Posted By: Bayley Bischof Channel 8 Eyewitness News 

It's something most may not think of- Whether or not a student raises their hand before speaking or walks, not runs down the hallway.

But these little positive behaviors have a big impact on the learning environment.

They’re something Nebraska educators think about a lot and are constantly working to increase.

"How can we change the environment to increase the likelihood that students will be successful,” Scott Eckman, special education supervisor for LPS said.

That question was what 700 educators worked to answer at Southwest High School Wednesday.

LPS held their second annual "supporting positive behavior" conference.

"When we think about PBIS, it's a framework for organizing the best practice to support student behavior,” Eckman said.

This means doing more to encourage positive behavior, teaching behavior like you'd teach reading or math and a focus on preventing negative behavior, instead of simply punishing it.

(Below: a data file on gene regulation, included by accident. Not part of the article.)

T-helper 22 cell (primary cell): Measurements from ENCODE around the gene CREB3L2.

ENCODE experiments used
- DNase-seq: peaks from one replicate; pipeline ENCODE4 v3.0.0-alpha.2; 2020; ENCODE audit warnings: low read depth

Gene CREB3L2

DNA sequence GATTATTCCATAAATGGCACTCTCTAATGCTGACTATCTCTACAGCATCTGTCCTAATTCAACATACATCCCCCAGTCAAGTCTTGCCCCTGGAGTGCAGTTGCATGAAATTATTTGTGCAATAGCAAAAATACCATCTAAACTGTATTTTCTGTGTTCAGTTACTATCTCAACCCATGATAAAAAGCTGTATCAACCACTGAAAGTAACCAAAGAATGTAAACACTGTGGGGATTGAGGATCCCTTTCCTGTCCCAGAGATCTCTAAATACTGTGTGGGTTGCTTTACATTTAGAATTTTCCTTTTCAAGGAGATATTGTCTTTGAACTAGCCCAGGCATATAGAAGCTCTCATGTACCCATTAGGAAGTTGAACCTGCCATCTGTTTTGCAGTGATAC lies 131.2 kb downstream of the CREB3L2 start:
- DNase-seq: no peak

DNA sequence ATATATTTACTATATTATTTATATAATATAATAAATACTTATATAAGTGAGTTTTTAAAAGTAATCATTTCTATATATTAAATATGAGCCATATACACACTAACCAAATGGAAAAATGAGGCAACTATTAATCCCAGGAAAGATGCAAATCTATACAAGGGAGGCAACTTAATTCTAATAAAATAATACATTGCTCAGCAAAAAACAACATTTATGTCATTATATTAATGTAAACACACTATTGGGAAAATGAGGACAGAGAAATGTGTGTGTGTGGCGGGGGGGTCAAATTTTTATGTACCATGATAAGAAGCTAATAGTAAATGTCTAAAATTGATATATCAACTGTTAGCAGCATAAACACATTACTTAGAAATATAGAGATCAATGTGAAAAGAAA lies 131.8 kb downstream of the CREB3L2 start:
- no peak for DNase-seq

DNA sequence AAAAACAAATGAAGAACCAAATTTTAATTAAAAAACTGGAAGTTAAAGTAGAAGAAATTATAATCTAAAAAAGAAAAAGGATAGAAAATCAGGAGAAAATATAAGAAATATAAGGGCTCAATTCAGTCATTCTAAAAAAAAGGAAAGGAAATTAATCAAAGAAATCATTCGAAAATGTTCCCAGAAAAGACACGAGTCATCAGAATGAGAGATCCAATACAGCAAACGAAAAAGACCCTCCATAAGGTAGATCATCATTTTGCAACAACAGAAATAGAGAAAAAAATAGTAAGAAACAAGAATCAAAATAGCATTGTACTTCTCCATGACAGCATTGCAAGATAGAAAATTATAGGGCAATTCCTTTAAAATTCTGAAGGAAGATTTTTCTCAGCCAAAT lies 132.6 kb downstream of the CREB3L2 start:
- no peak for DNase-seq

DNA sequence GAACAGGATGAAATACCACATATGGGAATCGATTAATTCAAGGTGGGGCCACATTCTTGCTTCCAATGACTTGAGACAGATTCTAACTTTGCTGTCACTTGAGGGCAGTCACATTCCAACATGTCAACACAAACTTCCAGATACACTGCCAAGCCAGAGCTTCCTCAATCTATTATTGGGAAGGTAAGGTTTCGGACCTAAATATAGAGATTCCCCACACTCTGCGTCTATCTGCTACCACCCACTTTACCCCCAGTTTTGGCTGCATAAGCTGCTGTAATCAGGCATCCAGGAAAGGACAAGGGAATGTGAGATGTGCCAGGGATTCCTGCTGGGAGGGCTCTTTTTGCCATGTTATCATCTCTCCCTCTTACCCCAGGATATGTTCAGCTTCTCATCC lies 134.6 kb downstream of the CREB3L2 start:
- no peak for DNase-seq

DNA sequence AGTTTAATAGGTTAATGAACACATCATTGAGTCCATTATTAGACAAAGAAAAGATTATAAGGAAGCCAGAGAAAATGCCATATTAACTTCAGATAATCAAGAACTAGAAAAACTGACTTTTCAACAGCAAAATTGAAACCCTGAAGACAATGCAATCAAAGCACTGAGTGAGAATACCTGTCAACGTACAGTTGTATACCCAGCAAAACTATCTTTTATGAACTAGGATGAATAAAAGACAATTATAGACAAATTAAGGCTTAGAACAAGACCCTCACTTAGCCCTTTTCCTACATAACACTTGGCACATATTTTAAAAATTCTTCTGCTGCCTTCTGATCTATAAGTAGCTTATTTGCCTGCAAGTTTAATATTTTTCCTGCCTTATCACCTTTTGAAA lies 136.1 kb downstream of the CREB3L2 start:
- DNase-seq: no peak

"For example, maybe a student is blurting out instead of raising their hand to get a teachers attention,” Eckman. “We'll think about the behaviors we want to see, like to see them raise their hand, and then when they do that, recognize success."

Educators listened to speakers and attended sessions focused on ways they can make positive changes in their own schools.

While this is just the second year of the conference, it's already improving learning environments.

Like at Pershing Elementary School, the principal said.

"For example, we now have posters that explain expectations to all students,” Jamie Cook, principal at Pershing Elementary said. “So all students following the same expectations which leads to an increased likelihood they'll follow those expectations."

While these may seem like small changes, the teachers say they add up, and make students feel safer and more comfortable, which makes them better learners.